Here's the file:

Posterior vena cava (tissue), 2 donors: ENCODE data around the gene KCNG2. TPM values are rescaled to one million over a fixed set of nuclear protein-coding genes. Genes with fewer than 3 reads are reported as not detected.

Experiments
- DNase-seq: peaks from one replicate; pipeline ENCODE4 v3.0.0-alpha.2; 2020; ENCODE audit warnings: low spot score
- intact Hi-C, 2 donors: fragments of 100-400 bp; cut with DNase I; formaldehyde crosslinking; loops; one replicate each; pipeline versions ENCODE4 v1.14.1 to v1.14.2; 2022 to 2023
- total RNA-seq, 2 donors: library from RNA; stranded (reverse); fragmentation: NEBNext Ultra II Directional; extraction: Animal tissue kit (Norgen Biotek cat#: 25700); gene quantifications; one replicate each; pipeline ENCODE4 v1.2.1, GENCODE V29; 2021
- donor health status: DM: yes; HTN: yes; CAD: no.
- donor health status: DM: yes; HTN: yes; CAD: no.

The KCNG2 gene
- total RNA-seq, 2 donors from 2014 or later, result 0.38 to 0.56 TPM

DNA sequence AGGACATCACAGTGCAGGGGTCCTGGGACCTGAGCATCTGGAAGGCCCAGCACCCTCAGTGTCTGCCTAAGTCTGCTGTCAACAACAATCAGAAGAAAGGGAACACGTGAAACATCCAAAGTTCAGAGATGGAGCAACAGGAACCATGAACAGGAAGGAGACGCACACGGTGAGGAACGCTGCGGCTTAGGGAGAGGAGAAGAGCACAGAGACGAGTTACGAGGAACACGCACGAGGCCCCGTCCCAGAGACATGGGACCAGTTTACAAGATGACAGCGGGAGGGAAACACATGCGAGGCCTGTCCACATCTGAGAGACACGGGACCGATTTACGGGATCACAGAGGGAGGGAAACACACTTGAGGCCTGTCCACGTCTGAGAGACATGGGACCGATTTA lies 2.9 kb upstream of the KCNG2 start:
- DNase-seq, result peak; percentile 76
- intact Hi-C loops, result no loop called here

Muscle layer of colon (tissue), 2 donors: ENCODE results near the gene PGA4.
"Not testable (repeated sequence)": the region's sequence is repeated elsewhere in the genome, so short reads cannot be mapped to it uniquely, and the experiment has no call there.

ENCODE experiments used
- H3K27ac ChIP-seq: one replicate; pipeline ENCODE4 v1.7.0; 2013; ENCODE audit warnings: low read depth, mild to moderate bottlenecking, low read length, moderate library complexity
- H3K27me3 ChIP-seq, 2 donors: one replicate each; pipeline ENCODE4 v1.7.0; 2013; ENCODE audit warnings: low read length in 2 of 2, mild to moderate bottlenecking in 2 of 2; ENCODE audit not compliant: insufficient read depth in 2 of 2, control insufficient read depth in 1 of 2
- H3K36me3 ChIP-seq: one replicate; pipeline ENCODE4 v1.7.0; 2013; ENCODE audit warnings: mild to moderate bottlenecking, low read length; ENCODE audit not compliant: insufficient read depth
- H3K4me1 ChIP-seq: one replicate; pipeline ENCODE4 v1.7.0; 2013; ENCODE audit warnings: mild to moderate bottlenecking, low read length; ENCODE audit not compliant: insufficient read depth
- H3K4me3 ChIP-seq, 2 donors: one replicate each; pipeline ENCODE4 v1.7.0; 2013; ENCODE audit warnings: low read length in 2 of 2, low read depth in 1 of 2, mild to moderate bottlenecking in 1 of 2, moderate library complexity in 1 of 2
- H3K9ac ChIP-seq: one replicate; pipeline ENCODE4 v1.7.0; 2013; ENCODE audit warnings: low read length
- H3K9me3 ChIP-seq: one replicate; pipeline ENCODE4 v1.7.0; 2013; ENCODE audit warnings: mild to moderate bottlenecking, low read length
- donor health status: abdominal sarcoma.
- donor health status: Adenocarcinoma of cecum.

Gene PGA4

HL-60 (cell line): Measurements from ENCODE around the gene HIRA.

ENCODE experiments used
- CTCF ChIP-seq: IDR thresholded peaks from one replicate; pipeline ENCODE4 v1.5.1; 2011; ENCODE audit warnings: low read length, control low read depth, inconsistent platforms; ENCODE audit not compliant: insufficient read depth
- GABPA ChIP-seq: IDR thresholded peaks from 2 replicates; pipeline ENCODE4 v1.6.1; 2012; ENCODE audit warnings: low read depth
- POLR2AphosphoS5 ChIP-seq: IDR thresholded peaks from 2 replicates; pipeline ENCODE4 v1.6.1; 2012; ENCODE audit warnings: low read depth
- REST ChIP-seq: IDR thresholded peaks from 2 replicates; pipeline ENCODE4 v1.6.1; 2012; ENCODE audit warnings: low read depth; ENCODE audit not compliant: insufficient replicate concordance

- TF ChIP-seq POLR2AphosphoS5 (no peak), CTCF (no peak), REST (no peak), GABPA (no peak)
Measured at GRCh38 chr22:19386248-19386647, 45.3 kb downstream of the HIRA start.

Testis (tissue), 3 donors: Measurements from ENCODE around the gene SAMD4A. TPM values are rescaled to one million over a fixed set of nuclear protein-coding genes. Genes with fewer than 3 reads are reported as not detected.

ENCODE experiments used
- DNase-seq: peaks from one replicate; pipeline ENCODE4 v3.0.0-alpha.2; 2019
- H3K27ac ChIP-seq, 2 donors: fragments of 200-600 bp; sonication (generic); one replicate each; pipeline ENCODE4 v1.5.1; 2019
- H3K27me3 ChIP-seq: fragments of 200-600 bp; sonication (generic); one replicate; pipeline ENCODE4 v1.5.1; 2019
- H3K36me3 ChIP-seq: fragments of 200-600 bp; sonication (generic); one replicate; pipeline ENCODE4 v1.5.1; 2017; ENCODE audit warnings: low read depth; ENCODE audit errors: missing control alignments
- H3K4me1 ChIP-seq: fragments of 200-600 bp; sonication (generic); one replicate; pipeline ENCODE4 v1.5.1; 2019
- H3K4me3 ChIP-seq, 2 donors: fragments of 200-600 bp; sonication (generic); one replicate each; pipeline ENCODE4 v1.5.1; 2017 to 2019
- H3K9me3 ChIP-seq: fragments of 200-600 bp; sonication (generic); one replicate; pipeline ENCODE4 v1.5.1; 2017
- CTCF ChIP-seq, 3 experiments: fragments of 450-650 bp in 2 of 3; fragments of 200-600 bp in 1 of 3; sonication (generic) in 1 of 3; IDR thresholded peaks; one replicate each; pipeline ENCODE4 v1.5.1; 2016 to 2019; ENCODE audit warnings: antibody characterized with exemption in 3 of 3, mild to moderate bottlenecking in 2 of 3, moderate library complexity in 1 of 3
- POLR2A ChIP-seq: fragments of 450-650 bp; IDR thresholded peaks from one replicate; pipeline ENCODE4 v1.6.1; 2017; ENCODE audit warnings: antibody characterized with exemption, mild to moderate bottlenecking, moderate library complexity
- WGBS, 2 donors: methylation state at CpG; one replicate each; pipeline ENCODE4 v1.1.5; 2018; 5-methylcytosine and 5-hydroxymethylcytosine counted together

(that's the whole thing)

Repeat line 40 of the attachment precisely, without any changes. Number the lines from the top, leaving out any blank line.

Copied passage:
- H3K4me1 ChIP-seq: fragments of 200-600 bp; sonication (generic); one replicate; pipeline ENCODE4 v1.5.1; 2019